As dead bodies inexplicably return to life and feast on human flesh, young Barbara (Judith O’Dea) joins a group of survivors in a farmhouse hoping to protect themselves from the hordes of advancing zombies. But soon enough, only one person remains. Writer-director George A. Romero’s low-budget horror classic continues to inspire heebie-jeebies, in part because of the randomness of the zombies’ targets.
Rating: 9 out of 10
Much can be said about guerrilla film-making. In 1968 Young movie director George Romero found it very empowering. Especially when he and his fellow crew members, John Russo and Russell Striener took on a script they wrote called “Monster Flick” and turned it into the iconic, schlock-shock classic “Night of the Living Dead.” This black-and-white film, shot in and around Evans City, Penn. just north of Pittsburgh, cost all of $115,000 to process, shoot and release. This low-budget, guerrilla film consisted of some really cool little known facts that Romero once told an audience at a Horror convention I attended many years ago. Some of them being that Bosco chocolate syrup was the blood and that the body parts were pieces of cooked and boiled ham from a butcher’s shop. Cool, Huh?
“Night” has everything that a a great little horror film should have: Influence, craftsmanship, subtext and a sense of dread and doom. The theme of the evil lurking out there trying to work it’s way in plays out in very tense fashion. Many films have emulated that feeling of intruding doom. John Carpenter’s “Assault on Precinct 13” and even “Halloween” are two that come to mind. Romero’s cinéma vérité is uncluttered, grotesque and has a smart, wily wit about it that lingers way after the credits roll. It takes great stabs at the military, local yokels, the slow-as-shit zombies and our protagonists are conflicted and naive. The only heroic character with any balls is Ben, played stoically (if not at times a bit dully) by Duane Jones. Judith O’ Dea, the then 23-year-old theater actress who plays Barbra, the character who loses her brother Johnny to a zombie early and helps Ben and the unfortunate others holed up at the house. They try their best to stave off the attacking zombie hoard not realizing the dangers lurking from within their own ranks. This tension and paranoia provides some good drama and, along with it, some campy dialog and occasional wooden performances from the cast.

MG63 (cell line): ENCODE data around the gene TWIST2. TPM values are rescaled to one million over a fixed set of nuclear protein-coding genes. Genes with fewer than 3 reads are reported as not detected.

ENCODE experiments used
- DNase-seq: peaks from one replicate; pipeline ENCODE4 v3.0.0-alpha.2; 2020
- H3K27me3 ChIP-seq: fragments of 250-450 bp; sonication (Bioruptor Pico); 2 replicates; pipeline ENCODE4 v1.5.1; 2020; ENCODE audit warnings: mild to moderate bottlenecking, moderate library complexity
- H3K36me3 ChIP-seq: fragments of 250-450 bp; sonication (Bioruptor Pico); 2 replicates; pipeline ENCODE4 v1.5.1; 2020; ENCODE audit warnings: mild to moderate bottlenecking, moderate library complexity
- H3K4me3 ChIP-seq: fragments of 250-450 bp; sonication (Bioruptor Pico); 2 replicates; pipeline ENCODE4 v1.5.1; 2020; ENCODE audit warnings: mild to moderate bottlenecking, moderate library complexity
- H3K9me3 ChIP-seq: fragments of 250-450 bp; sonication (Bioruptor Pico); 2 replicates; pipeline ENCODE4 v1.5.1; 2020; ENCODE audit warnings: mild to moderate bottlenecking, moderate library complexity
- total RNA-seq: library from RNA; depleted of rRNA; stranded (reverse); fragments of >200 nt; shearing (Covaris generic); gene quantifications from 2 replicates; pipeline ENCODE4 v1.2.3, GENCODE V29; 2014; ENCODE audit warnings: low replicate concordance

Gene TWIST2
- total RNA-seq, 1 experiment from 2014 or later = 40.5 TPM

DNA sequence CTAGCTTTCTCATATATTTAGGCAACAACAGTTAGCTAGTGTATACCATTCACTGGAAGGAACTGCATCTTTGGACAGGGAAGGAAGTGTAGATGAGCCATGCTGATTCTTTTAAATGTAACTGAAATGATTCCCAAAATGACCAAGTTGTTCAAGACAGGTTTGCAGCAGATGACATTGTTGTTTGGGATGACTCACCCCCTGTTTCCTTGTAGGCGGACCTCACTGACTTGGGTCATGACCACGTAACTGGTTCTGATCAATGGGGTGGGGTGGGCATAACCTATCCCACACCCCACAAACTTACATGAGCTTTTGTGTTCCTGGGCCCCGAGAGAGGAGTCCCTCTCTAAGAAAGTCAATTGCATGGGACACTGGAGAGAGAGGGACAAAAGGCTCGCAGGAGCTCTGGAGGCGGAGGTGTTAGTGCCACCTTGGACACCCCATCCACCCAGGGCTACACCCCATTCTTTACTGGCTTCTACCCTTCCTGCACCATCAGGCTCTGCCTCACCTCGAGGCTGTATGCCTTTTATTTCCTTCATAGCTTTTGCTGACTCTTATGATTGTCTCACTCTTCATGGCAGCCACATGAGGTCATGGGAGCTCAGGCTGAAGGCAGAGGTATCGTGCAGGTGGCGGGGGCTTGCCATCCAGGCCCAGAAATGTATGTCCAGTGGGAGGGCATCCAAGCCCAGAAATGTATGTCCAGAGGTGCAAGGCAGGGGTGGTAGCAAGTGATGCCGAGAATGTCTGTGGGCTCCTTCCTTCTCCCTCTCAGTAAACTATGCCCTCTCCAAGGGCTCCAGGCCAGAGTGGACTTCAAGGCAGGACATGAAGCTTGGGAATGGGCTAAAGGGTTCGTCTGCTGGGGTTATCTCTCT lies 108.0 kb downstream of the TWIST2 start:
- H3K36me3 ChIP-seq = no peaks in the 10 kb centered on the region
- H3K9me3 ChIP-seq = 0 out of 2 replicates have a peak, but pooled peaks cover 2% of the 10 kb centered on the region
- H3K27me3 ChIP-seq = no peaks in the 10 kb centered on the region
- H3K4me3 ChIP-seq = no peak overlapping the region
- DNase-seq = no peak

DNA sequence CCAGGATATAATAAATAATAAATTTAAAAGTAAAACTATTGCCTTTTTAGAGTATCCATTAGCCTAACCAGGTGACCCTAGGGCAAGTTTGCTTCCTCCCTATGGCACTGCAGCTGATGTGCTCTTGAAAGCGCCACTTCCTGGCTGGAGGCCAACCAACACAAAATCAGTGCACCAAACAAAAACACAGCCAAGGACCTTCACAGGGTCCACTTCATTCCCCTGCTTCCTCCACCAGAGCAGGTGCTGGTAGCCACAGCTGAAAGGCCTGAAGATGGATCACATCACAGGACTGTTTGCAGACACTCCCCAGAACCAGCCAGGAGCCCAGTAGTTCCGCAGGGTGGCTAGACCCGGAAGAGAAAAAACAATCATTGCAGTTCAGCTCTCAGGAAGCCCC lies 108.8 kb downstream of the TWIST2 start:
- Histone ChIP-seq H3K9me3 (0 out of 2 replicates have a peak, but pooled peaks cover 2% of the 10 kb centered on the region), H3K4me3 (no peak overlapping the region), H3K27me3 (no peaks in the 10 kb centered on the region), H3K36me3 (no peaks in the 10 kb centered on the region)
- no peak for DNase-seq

There is gore, ever increasing tension, suspense and unsettling dark comedy in Romero’s zombie opus. I love how he brings the horror that is outside and keeps us in one remote place. The subtext, too, lurks just right outside the door and is waiting to be let in. This theme is repeated over and over in his later “Dead” films, such as “Dawn of the Dead.” It is one magnificent midnight film to enjoy and savor — pun intended.